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Warriors are too much for Clippers in game 1, probably for the rest of the series, too

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Golden State overpowers Clippers in 121-104 beatdown to open series, exposes systemic problems

Los Angeles Clippers v Golden State Warriors - Game One

There were at least two instances last night when a Los Angeles Clipper defender opted to just outright hug Stephen Curry to stop the destruction. In a way, it’s the ultimate sign of respect, like tipping your king over in a game of chess. At one point, it occured during a one on five fast break - one where Curry had already dribbled through and around nearly all of them looking for a shot; one player just reached out and bearhugged Curry rather than let him continue his hunt.

On that play, you could almost here the defenders worrying about becoming a famous gif. Another in a long line of highlight plays that Curry has accumulated in his years of beating this Clippers team up. Curry was playing with the glee of my seven year-old boy yelling “get wrecked!” while destroying bots in his Plants versus Zombies Garden Warfare game. The stakes are higher, but the gleeful destruction of woefully underpowered opposition is comparable.

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Checking in on the predicted strategies

The biggest and most important prediction (Dubs in four) is still alive and well, but what about some of the other subplots and strategies we’ve been discussing in the leadup to yesterday’s game?

The battle of offenses

One of the main factors we discussed in the series preview was the preponderance of offensive firepower that the Warriors bring to the table. In the playoffs, the Golden State offensive machine can drag a bit, but any shortfalls are more than covered by an increase in defensive intensity.

The shooting last night tells a familiar tale - it’s not so much that the Clippers were bad, the Warriors were just significantly better. Look at the rebounds and shooting percentages here from NBA.com:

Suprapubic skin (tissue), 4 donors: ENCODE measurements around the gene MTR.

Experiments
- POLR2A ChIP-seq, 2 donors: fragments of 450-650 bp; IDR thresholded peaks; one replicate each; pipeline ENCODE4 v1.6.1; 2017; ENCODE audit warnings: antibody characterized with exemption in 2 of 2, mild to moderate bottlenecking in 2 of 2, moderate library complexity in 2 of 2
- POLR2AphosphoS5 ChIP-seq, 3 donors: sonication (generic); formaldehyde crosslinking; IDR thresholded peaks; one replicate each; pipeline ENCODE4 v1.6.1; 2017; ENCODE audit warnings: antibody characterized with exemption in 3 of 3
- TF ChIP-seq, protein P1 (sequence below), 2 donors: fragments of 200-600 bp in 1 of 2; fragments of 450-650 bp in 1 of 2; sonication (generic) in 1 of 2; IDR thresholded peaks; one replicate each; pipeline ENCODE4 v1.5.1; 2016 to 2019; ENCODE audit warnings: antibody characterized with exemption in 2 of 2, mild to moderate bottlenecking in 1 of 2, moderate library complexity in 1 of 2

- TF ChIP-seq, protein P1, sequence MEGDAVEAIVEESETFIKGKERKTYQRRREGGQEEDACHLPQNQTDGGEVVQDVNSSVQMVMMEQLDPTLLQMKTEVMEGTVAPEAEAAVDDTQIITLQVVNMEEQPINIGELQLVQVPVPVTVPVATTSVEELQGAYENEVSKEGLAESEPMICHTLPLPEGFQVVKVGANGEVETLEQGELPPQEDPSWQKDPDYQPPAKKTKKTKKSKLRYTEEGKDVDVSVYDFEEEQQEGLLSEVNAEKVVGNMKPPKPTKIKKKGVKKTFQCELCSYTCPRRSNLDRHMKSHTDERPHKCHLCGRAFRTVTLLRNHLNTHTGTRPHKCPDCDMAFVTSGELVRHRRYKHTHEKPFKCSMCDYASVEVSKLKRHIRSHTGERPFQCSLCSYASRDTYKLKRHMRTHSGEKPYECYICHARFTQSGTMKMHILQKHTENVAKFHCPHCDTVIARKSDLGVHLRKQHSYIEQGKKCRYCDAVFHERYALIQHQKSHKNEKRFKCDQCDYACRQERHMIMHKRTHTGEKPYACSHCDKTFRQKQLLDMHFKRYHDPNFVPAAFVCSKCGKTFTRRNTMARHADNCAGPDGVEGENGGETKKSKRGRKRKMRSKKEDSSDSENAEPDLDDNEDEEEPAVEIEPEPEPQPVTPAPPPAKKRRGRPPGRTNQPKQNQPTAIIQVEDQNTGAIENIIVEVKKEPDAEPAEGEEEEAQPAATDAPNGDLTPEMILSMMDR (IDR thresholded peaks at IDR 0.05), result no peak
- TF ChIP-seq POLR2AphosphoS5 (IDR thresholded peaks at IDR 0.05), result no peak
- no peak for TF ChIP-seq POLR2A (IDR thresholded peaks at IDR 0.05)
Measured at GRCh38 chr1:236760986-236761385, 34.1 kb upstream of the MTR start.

Shooters shoot! But look at those rebounds too.

The Clippers pick and rolll

While we still have no answers about the secret “L” hanging onto the end of Montrezl Harrell’s name, we did get some playoff-level feedback about how dangerous this matchup will be for Golden State in this series. As we discussed in our preview, there’s a dangerous confluence of risk here:

Did you know the Warriors were the third worst at covering the pick and roll this season? As per Positive Residual, the Clippers “scored 1.21 points per possession on P&R Roll Man plays (2nd highest in the NBA).” Taken together, you can see how this could be a problem.

Harrell was indeed a problem. A team high 26 points, on 11-15 shooting - along with five rebounds, two assists, two steals, and two blocks. I wouldn’t put much weight on his -13 plus/minus value for this game (which is a result of some of the broader difficulties the Clippers had against Golden State), but rather point towards the fact that Harrell just had one foul.

This is a player that the Warriors may need to adjust for. Some of it will just be review of film and a “be better” message from the coaching staff, but watch for Kerr to roll out some alternative solutions if Harrell jumps out to a quick start early in game two.

Fouls and temperament; and Patrick Beverley’s “physicality”

The free throw disparity was extremely minor - 22 for the Clippers compared to 20 attempts for the Warriors team. But Kevin Durant did succumb to the taunting and earned an ejection. The game was already well beyond decided at that point, but I’m not at all buying the party line that Beverley’s defense didn’t ruffle Durant.

Coming into the playoffs on a string of some of the most efficient outings of his career, Durant turned in a bit of a stinker last night. 23 points on 16 shots, with just three assists to go along with three turnovers. As Anthony Slater pointed out on Twitter last night, this also ended up with Durant accumulating two technical fouls (of an allowable seven before a suspension). Nevermind that Beverley’s overall game was trash, this result counts as a “win” against the Warriors.

While most of us were looking like this guy below, I was audibly dubious about Durant’s professed ability to keep himself under control moving forward. In every Warriors playoff upset in recent memory, a missing player or two has sat at the center of it all. Durant staying out of trouble will need to be one of his highest priorities.

There’s a deeper problem here, for LA

The Los Angeles Clippers start three players that are ostensibly guards - two of whom are rookies. They opted to put Patrick Beverley, arguably their strongest defender on Kevin Durant. As we pointed out above, it mostly worked - for that one specific matchup - but it caused a cascade of defensive issues across the rest of the defense.

When Golden State added Durant, the immediate question for opponents was how to cover all three of our world class offensive contributors. Historically, teams would strongly overload on Curry, forcing Draymond Green to be the focal point of our creation on offense. With Durant, that option is pretty much off the board.

The Clippers defense didn’t work last night. But like Captain Kirk screaming for “more power” only to be told “that’s all she’s got, Captain”, I have a feeling Doc Rivers coaching staff is going to be doing a fair amount of blankly staring at their depth chart in their next planning meeting.